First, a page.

• They write about their goddam hearts WAY too much

      • to paraphrase kurt vonnegut, “any reviewer who expresses rage and loathing for a work of art is preposterous. he is like a person who has put on full armor and attacked a hot fudge sundae.”

        also, a valley is, by definition, a low-lying area of land between hills and mountains.

        • I don’t care what Vonnegut says. He wasn’t talking about Mumford & Sons. And I’m not a reviewer! I don’t know if you’re English, but if you were, you would be able to see that the implications of M&S’s ubiquity and wholehearted embrace by the populous is not harmless; it is symptomatic of a society that attempts to ignore its current social problems with nostalgia and sentimentality. And don’t forget that M&S are from the upper class, and not exposed to any of the uncomfortable aspects of English society that their music helps to provide a convenient smokescreen for. Try thinking with your own brain instead of Vonnegut’s, stop trying to maintain an intellectual, objective distance, and you might see that the art people are exposed to on radio, TV and other media has a direct effect on their lives, one which can either be helpful or harmful. Feeling emotions like hatred and anger, or any emotion, towards art is not preposterous, but rather the correct response to a medium that attempts to appeal to people primarily on an emotional level.

          And yes, a low-lying area between hills and mountains. You’re being pedantic.

          • fuckin italics

          • Really. With regards to the ENTIRE Billboard top 100, and the current top TV shows, and the top box office hits, I’d rank them pretty low on the “harmful” list. They write vapid lyrics. They aren’t sexist, abusive, racist, bigoted, etc. etc…

          • Tell us how you really feel?

            “not exposed to any of the uncomfortable aspects of English society that their music helps to provide a convenient smokescreen for.”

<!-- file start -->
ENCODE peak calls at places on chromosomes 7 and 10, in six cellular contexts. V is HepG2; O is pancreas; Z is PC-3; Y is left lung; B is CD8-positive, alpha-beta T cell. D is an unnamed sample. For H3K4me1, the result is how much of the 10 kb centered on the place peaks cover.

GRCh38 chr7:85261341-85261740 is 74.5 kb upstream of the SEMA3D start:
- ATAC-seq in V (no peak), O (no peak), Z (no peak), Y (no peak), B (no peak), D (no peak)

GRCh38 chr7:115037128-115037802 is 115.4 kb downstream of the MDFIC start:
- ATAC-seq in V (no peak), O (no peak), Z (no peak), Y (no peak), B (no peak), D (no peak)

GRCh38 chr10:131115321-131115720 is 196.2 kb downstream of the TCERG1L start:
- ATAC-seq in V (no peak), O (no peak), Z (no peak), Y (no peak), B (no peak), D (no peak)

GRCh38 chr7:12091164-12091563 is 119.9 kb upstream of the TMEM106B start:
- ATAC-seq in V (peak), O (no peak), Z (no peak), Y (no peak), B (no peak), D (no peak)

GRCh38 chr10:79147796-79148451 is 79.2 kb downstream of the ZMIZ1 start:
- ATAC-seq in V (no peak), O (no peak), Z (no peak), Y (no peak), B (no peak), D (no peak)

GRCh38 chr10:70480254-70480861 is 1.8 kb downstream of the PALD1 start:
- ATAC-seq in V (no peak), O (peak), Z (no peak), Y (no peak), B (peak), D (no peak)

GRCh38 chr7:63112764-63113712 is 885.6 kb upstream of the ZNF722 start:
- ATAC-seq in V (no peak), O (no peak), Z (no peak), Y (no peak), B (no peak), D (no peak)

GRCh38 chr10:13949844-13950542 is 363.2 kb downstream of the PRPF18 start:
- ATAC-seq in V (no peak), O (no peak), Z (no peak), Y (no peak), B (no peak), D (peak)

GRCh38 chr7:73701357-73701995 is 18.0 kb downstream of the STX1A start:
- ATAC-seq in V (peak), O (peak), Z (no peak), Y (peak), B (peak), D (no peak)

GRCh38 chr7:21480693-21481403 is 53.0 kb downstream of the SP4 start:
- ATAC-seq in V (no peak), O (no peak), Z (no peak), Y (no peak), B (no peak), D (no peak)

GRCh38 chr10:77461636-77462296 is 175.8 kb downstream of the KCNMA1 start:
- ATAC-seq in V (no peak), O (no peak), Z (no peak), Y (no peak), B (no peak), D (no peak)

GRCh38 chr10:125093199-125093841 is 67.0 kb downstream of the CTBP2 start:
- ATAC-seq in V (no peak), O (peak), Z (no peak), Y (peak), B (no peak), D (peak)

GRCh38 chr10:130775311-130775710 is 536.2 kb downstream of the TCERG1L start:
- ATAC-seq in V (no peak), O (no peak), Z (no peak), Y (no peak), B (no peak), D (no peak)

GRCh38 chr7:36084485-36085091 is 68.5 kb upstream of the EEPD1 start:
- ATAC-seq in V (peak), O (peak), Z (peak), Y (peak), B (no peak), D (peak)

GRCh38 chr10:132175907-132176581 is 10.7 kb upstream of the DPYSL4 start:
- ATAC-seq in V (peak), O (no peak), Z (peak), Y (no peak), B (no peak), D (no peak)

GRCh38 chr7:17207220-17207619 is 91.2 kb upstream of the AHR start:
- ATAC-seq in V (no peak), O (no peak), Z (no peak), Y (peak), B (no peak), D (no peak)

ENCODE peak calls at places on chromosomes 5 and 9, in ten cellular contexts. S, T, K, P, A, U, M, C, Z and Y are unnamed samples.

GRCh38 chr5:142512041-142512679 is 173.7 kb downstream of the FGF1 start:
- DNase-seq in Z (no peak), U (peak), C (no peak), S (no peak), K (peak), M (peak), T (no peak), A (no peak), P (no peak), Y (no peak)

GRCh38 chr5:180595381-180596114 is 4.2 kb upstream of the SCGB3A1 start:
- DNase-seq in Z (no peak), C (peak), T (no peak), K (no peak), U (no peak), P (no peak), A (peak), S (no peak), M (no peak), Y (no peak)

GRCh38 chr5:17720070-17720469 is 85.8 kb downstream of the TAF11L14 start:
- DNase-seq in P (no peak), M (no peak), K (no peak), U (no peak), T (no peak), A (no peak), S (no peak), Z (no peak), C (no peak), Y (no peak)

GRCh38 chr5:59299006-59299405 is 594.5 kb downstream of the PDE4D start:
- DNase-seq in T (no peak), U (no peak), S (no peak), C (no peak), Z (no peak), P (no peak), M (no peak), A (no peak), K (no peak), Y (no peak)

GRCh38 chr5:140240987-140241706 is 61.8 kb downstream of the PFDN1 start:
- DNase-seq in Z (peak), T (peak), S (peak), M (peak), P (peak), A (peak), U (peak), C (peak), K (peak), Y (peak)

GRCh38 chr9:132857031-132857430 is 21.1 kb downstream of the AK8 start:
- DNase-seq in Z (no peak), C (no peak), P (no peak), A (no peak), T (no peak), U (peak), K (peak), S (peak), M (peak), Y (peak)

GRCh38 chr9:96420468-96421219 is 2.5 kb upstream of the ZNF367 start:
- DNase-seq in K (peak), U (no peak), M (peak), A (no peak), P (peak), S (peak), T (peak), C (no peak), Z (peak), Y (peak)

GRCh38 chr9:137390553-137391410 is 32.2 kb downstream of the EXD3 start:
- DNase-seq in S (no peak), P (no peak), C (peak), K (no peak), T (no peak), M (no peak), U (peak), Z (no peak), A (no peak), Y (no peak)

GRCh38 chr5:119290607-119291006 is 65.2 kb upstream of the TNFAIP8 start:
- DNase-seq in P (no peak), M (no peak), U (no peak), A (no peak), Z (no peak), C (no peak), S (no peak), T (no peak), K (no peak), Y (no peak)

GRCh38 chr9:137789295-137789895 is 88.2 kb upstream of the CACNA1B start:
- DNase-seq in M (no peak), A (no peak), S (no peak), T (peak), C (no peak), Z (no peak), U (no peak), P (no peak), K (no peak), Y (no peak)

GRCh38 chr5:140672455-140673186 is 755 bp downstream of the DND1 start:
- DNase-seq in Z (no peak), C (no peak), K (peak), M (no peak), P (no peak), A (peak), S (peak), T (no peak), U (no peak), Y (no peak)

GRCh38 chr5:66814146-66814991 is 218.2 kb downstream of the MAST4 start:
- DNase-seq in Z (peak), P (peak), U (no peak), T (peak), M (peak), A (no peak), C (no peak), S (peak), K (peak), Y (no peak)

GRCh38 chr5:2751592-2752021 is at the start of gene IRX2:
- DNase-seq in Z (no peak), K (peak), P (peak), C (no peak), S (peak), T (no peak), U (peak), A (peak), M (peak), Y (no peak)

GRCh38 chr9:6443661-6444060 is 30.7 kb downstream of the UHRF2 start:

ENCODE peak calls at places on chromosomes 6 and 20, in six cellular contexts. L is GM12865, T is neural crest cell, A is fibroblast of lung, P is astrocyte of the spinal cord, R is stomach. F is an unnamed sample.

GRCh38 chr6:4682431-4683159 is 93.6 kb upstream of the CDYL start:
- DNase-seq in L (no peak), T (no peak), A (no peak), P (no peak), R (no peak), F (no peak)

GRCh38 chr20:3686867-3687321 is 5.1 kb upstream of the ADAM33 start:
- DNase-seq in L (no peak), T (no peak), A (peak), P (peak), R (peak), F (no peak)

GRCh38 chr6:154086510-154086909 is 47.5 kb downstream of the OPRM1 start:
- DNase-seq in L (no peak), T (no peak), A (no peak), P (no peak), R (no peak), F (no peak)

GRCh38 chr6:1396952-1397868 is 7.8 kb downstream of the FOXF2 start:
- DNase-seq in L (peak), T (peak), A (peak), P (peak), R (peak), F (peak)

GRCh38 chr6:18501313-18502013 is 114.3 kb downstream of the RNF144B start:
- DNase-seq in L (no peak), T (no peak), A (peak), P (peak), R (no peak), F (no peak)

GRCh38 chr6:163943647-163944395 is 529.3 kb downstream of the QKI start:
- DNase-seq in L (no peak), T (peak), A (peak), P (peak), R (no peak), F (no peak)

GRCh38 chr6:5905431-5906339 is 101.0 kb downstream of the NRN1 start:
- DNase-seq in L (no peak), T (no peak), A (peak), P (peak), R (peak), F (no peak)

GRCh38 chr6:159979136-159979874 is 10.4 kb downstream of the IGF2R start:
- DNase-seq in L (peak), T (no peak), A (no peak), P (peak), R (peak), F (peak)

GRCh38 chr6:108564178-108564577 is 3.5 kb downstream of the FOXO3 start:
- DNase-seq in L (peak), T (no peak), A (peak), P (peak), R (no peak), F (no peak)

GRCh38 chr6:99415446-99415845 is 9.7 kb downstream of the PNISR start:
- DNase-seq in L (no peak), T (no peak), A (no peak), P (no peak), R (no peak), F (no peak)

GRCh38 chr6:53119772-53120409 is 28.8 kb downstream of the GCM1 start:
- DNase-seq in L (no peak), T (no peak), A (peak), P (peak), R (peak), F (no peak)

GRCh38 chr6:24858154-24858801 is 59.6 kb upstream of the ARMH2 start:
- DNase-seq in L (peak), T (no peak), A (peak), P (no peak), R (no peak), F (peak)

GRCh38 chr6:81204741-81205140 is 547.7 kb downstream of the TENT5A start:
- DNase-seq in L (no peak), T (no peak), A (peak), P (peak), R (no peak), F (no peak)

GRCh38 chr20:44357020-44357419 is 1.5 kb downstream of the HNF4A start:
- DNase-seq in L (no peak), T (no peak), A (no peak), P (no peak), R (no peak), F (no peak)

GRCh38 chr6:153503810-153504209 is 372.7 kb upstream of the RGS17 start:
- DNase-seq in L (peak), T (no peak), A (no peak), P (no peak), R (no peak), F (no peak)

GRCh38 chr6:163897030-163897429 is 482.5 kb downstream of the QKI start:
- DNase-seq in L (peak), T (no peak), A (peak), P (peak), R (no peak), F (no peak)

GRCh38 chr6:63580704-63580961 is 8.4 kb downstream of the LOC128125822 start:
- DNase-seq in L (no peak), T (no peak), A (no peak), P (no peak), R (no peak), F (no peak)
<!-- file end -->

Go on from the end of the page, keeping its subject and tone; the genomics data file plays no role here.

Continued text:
Oh, and honey, although Mumford & Sons is British, they are using American roots folk music as a basis for their sound, it’s not fucking British.

  20. This is actually something I’ve been thinking about a lot lately. I like a lot of the modern folk movement (Mumford has some songs I like, some songs I don’t). My only issue comes when really good indie bands can’t advance to Mumford’s degree of popularity because mainstream music’s rule of only having one indie band on the radio at a time is being filled by bands that fit into the Mumford mold.

  21. I guess I’ll go against the consensus here: I don’t really mind anything about them. As far as trends and the commercialization of a specific sound/genre go, this one is pretty harmless. I’ll take a bunch of 19th Century dressed faux folk heroes over most of the mind numbing dance music that all follows the same basic thumping structure that can put an unprepared listener into a state of comatose.

    I mean, as long as fun. exists, my ‘fuck these guys’ mentality will be focused elsewhere.

  22. I cant help but feel this comment thread would be totally different if Pitchfork and Stereogum had “discovered” Mumford & Sons a few years ago, and if we hadn’t heard their songs millions of times in every mall or grocery store we step foot in.

    • yeahhh… but the reason Pitchfork and Stereogum didn’t “discover” Mumford and Sons is because they’re a shitty band.

      While sites like these, namely Pitchfork, definitely have a disproportionately powerful tastemaking ability, I still think that the general public would eventually revolt against a 9.3 BNM for “Sigh No More”.

      • No. Pitchfork and Stereogum didn’t “discover” this band in 2010 because they weren’t playing chillwave. From what I’ve heard (because I don’t actually listen to them), M&S isn’t sufficiently hip, they don’t have enough reverb, and they don’t have random blips and whorls. If M&S weren’t an earnest folk-pop band and instead sounded more like…the King of Limbs…they’d have been “discovered” by the tastemaking music blogs.